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Math Help - Matlab- Newton's method

  1. #1
    Rui
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    Matlab- Newton's method

    1. Use Newton's method to compute 10th root of 2 accurate to eight decimal places.
    I don't know how to use Newton's method... I tried nthroot(2,10)and it gets the right answer, but it's not newton's method.

    2. Find all the roots correct to six decimal places of the equation
    x^2(4-x^2) =4/(x^2+1)
    making some stage of newton_iteration and ezplot.
    No idea on how to do this one.


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  2. #2
    Grand Panjandrum
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    Quote Originally Posted by Rui View Post
    1. Use Newton's method to compute 10th root of 2 accurate to eight decimal places.
    I don't know how to use Newton's method... I tried nthroot(2,10)and it gets the right answer, but it's not newton's method.

    We want to find x such that x^{10}=2, that is we want roots of f(y)=y^{10}-2.

    Newtons method is the itteration:

     <br />
x_{n+1}=x_n-\frac{f(x_n)}{f'(x_n)}<br />

    So in this case it is:

     <br />
x_{n+1}=x_n-\frac{x_n^{10}-2}{10x^9_n}<br />

    The Matlab code will look something like:

    Code:
    function xn=tenthroot(n,x0)
    %
    %  n is the number we want the 10-th root of
    %  x0 is an initial guess
    %
     
       xn=x0;del=100
       while del>1e-12
          xo=xn;
          xn=xo-(xo^10-n)/(10*xo^9);
          del=abs(xn-xo);
       end %while
    This is untested code, so try it first in the debugger or whatever

    RonL
    Last edited by CaptainBlack; April 23rd 2008 at 04:49 AM. Reason: correcting LaTeX
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  3. #3
    Grand Panjandrum
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    Quote Originally Posted by Rui View Post
    2. Find all the roots correct to six decimal places of the equation
    x^2(4-x^2) =4/(x^2+1)
    making some stage of newton_iteration and ezplot.
    No idea on how to do this one.

    You want the roots of:

    f(x)=x^2(4-x^2) - 4/(x^2+1)=0

    Plot this over an appropriate range to locate them approximately to serve as initial guesses in the iteration.

    The other post gives the form of Newton iteration, so you should be able to adapt what is in that post.

    RonL
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  4. #4
    Grand Panjandrum
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    Quote Originally Posted by CaptainBlack View Post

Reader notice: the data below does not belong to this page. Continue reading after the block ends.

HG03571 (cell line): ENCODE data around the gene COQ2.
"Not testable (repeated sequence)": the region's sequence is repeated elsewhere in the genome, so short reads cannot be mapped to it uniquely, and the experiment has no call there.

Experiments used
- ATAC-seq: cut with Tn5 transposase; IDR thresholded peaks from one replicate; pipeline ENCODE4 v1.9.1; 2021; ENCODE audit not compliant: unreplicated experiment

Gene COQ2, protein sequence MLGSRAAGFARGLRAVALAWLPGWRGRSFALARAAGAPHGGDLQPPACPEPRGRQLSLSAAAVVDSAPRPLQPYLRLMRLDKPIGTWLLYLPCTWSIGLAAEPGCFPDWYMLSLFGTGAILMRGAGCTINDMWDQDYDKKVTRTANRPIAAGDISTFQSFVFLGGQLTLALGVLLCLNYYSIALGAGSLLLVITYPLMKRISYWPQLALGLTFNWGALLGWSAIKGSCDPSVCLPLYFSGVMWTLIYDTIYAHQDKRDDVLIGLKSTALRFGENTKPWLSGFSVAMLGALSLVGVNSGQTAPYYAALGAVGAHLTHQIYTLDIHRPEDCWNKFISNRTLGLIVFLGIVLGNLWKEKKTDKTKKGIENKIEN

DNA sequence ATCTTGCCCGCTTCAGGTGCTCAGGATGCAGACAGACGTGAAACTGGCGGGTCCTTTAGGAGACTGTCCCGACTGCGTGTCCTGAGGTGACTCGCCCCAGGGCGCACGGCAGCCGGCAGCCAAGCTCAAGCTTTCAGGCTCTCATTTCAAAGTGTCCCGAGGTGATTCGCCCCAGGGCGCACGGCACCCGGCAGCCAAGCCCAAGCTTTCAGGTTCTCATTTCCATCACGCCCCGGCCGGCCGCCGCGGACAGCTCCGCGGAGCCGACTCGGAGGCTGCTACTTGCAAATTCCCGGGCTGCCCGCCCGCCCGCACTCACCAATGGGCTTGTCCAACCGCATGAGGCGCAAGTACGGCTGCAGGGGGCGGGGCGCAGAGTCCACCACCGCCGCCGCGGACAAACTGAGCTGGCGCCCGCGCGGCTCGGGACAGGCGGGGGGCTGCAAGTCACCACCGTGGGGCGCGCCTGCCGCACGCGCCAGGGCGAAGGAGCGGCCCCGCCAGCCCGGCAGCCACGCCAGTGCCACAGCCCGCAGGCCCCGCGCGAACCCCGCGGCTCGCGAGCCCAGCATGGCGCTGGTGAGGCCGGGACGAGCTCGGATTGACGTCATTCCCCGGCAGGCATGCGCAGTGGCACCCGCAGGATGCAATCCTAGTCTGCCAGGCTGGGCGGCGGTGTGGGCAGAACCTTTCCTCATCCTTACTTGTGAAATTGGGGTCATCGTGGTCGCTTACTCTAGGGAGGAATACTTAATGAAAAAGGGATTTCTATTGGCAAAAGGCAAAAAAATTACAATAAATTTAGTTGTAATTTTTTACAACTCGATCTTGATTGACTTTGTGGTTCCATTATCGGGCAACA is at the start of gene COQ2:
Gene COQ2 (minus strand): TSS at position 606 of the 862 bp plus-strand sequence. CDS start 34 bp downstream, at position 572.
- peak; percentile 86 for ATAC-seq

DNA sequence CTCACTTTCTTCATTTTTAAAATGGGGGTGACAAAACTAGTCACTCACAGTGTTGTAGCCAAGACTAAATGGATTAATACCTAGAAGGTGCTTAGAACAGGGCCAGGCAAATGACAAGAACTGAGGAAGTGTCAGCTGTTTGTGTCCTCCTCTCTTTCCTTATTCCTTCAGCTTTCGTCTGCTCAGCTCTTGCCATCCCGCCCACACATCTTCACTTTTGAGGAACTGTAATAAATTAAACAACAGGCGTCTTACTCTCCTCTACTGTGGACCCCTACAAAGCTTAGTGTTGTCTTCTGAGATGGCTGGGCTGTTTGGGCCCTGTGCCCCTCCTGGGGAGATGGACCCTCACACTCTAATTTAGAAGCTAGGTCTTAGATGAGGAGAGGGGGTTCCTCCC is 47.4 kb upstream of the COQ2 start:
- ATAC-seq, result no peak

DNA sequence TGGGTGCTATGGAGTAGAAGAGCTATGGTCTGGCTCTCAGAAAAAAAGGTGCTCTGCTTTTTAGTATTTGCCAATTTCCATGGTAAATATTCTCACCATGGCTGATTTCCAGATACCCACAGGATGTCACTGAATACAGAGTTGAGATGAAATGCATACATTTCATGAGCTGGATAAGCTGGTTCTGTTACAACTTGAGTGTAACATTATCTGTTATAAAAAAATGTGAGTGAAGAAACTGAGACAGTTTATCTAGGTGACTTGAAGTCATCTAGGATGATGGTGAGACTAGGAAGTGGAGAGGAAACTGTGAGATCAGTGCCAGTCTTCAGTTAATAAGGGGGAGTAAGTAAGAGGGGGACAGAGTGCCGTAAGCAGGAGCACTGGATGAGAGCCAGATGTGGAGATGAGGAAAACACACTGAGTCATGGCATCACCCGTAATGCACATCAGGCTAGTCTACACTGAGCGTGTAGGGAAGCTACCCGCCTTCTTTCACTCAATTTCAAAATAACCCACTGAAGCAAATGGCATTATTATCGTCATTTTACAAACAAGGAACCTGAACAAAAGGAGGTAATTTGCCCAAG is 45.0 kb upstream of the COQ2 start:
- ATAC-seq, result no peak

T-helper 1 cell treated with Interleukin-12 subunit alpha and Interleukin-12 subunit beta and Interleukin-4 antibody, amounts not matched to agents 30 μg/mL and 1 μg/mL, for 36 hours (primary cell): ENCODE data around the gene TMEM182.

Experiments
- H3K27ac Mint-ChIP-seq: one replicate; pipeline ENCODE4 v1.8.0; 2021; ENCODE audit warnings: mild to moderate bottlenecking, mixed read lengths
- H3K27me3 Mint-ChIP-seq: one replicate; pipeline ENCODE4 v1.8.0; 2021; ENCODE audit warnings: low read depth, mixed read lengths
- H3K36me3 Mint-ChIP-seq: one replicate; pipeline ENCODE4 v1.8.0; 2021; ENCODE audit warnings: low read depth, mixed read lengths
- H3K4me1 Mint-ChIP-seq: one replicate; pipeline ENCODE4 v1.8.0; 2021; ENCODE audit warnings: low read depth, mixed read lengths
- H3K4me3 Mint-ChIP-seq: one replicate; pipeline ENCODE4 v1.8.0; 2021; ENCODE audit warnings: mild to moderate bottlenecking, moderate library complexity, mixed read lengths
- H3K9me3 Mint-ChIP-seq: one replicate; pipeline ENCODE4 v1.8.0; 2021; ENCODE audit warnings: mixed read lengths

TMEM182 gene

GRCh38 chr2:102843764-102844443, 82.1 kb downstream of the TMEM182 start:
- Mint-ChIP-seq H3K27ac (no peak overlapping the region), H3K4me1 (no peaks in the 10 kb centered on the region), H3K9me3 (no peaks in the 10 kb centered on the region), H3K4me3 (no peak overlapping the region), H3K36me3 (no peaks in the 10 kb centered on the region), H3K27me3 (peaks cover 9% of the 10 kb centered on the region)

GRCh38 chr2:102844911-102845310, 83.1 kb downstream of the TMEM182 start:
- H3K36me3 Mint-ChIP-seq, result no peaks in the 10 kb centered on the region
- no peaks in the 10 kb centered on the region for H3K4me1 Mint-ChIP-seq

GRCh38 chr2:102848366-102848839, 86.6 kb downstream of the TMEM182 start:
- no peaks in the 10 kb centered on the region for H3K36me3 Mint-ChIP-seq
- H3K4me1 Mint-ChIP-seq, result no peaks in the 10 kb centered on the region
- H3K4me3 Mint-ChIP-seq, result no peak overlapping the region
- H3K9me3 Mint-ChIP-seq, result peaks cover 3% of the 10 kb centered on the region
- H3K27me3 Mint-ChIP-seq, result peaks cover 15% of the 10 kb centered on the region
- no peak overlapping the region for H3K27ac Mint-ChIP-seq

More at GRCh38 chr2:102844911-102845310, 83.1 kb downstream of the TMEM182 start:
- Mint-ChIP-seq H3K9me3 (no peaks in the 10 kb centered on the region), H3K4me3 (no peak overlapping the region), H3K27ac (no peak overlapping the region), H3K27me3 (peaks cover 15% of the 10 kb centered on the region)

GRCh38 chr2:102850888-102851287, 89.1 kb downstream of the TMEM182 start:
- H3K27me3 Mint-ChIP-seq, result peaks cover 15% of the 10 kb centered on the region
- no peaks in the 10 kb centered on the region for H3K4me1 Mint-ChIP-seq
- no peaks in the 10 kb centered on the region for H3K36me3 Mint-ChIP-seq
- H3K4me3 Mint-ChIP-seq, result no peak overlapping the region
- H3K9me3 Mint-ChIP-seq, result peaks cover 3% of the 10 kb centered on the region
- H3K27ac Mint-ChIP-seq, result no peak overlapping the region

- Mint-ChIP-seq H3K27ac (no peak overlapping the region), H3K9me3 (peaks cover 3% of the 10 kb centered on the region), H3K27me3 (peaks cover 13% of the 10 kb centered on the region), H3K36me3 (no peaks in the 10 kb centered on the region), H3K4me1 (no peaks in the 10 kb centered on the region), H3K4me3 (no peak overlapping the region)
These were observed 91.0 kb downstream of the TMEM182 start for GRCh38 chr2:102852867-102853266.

We want to find x such that x^{10}=2, that is we want roots of f(y)=y^{10}-2.

    Newtons method is the itteration:

     <br />
x_{n+1}=x_n-\frac{f(x_n)}{f'(x_n)}<br />

    So in this case it is:

     <br />
x_{n+1}=x_n-\frac{x_n^{10}-2}{10x^9_n}<br />

    The Matlab code will look something like:

    Code:
    function xn=tenthroot(n,x0)
    %
    %  n is the number we want the 10-th root of
    %  x0 is an initial guess
    %
     
       xn=x0;del=100
       while del>1e-12
          xo=xn;
          xn=xo-(xo^10-n)/(10*xo^9);
          del=abs(xn-xo);
       end %while
    This is untested code, so try it first in the debugger or whatever

    RonL
    Now I don't have Matlab on this machine, but the algorithm can be tested on other systems, so here is the EuMathT version:

    Code:
    
    Processing configuration file.
    Done.
    >
    >function tenth(n,x0)
    $  xn=x0;del=100;
    $  repeat
    $    xo=xn;
    $    xn=xo-(xo^10-n)/(10*xo^9);
    $    del=abs(xn-xo);
    $    if del<1e-12
    $       break
    $    endif
    $  end ..repeat
    $  return xn
    $endfunction
    >
    >tt=tenth(20,1)
          1.34928 
    >tt^10
               20 
    >
    RonL
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  5. #5
    Super Member Anonymous1's Avatar
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    Quote Originally Posted by CaptainBlack View Post
    We want to find x such that x^{10}=2, that is we want roots of f(y)=y^{10}-2.

    Newtons method is the itteration:

     <br />
x_{n+1}=x_n-\frac{f(x_n)}{f'(x_n)}<br />

    So in this case it is:

     <br />
x_{n+1}=x_n-\frac{x_n^{10}-2}{10x^9_n}<br />

    The Matlab code will look something like:

    Code:
    function xn=tenthroot(n,x0)
    %
    %  n is the number we want the 10-th root of
    %  x0 is an initial guess
    %
     
       xn=x0;del=100
       while del>1e-12
          xo=xn;
          xn=xo-(xo^10-n)/(10*xo^9);
          del=abs(xn-xo);
       end %while
    This is untested code, so try it first in the debugger or whatever

    RonL
    What do you know, this post came in handy years later. Thanks!
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